Are Differential Equations Hard?

A differential equation is simply defined as an equation that relates one or more functions and their derivatives. Differential equations can be used to describe how populations change, how heat moves, how springs vibrate, how radioactive material decays, and much more.

In this article, we will be going over the difficulty of differential equations in general, how hard a differential equation course typically is, and other questions that you may have around the topic.

Are Differential Equations Hard?

Differential equations are quite hard. There is no unified way of solving differential equations. Instead, you will have to critically analyze the problem, use your past experience, and devise an algorithm to solve the question. These factors together make differential equations difficult.

Generally speaking, students in the mathematics, computer science, physics, and engineering departments tend to study differential equations. Differential equations usually refer to the basic version i.e. ordinary differential equations. Partial differential equations are considered the more advanced form of it.

Students find differential equations hard because it is unlike most other intermediate levels of maths since it requires a lot of critical analysis. Instead of simply plugging in the values and computing the answer, you will have to think and find the best way to approach the question in differential equations.

Moreover, differential equations are both abstract and applied at the same time. This makes them harder than most other forms of math. Not only do examiners expect you to understand something difficult to comprehend but also demand that you apply that knowledge in practical contexts.

To solve differential equations you need to have a good grasp of differentiation, integration, algebraic manipulation, pattern recognition, and applying algorithms to different kinds of problems.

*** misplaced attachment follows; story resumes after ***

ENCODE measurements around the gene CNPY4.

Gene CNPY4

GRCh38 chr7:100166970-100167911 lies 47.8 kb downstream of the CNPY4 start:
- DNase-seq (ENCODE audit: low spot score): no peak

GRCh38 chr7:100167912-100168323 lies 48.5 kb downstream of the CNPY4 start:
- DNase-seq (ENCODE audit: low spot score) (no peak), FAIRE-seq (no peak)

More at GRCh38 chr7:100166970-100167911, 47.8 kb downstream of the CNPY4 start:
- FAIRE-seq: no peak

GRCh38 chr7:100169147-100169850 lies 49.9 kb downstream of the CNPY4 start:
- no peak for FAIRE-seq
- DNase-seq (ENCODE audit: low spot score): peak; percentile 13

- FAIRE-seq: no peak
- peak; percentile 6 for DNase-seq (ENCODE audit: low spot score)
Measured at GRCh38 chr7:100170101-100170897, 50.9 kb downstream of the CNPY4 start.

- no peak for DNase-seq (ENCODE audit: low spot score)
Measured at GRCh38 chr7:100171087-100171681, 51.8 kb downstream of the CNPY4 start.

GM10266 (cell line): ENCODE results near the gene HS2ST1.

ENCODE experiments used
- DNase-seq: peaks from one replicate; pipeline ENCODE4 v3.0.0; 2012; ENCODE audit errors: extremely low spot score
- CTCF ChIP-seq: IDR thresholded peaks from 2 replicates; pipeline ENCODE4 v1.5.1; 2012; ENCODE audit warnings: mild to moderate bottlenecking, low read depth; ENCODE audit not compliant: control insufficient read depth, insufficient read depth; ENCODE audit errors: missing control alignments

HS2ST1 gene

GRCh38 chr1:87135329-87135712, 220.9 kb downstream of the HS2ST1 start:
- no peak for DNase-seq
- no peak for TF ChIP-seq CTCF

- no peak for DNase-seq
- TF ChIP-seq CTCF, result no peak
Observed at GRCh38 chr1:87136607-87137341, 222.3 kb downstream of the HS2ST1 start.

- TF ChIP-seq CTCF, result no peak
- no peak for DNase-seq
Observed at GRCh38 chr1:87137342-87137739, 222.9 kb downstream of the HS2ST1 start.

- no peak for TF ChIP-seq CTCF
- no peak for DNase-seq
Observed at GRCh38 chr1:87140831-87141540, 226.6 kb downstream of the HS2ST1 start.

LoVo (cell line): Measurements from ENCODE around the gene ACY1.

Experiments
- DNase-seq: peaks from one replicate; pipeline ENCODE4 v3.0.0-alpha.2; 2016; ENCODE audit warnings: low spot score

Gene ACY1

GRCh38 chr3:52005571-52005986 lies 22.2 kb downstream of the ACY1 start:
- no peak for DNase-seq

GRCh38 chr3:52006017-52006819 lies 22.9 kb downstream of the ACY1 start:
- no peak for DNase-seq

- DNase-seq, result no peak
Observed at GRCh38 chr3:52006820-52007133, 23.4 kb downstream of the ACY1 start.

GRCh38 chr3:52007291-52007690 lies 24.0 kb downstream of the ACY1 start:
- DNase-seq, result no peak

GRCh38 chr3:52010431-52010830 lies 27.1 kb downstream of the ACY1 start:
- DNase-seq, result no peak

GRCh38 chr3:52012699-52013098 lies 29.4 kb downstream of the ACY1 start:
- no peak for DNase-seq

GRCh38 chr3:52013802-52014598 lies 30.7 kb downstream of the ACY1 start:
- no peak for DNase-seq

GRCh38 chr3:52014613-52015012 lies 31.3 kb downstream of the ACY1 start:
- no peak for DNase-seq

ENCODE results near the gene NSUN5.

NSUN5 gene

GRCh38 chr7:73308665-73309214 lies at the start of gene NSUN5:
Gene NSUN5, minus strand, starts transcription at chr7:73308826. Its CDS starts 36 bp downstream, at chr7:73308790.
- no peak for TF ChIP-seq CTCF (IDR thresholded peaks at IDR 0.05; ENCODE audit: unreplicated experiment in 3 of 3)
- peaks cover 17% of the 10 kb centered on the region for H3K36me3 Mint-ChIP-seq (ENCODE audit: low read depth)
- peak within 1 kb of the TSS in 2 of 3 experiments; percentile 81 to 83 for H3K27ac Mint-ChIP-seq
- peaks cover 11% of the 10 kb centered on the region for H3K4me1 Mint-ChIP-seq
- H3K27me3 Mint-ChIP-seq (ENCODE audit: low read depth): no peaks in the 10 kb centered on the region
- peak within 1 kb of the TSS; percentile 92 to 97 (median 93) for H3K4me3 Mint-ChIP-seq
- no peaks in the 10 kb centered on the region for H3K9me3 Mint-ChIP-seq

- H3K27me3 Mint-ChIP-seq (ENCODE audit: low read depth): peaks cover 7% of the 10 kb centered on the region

Why are differential equations so hard?

Solving differential equations is hard but forming them is even more challenging. Forming a differential equation requires appropriate situational and subject knowledge.

Practicing a lot of questions can help with understanding the trend of usual questions but examiners can always stump you with a new kind of problem.

Is Differential Equations a Difficult Course?

Differential equations is a difficult course. Differential equations require a strong understanding of prior concepts such as differentiation, integration, and algebraic manipulation. Differential equations are not easy because you are expected to apply your acquired knowledge in both familiar and unfamiliar contexts.

Differential equations are one of those courses where there is no unified way of approaching a problem. Instead, you will need to study a wide range of methods and applications so that you reach a level of competence where you would be able to determine which method would be the most suitable for a given question without solving it entirely.

Hence you will need to be good at two very different skills to master a differential equations course:

  • memorizing formulas and methods and
  • visual problem solving and abstract thinking.

The reputation of your institute and the department you do your course from plays a big role in the difficulty of the course. For instance, higher-ranked universities tend to make their courses harder to avoid grade inflation and push their students to higher levels.

Math departments often have a harder version of differential equations compared to the one taught by engineering or computer science departments. Math faculties have a propensity of making their courses proof-heavy which adds to the overall difficulty.

To give you an idea of the complexity and approaches used to solve differential equations take a look at the following steps:

  1. Identify the type of differential eqaution
  2. Apply an algorithmic-like approach to solve the differential equation
  3. Handle special cases and anamolies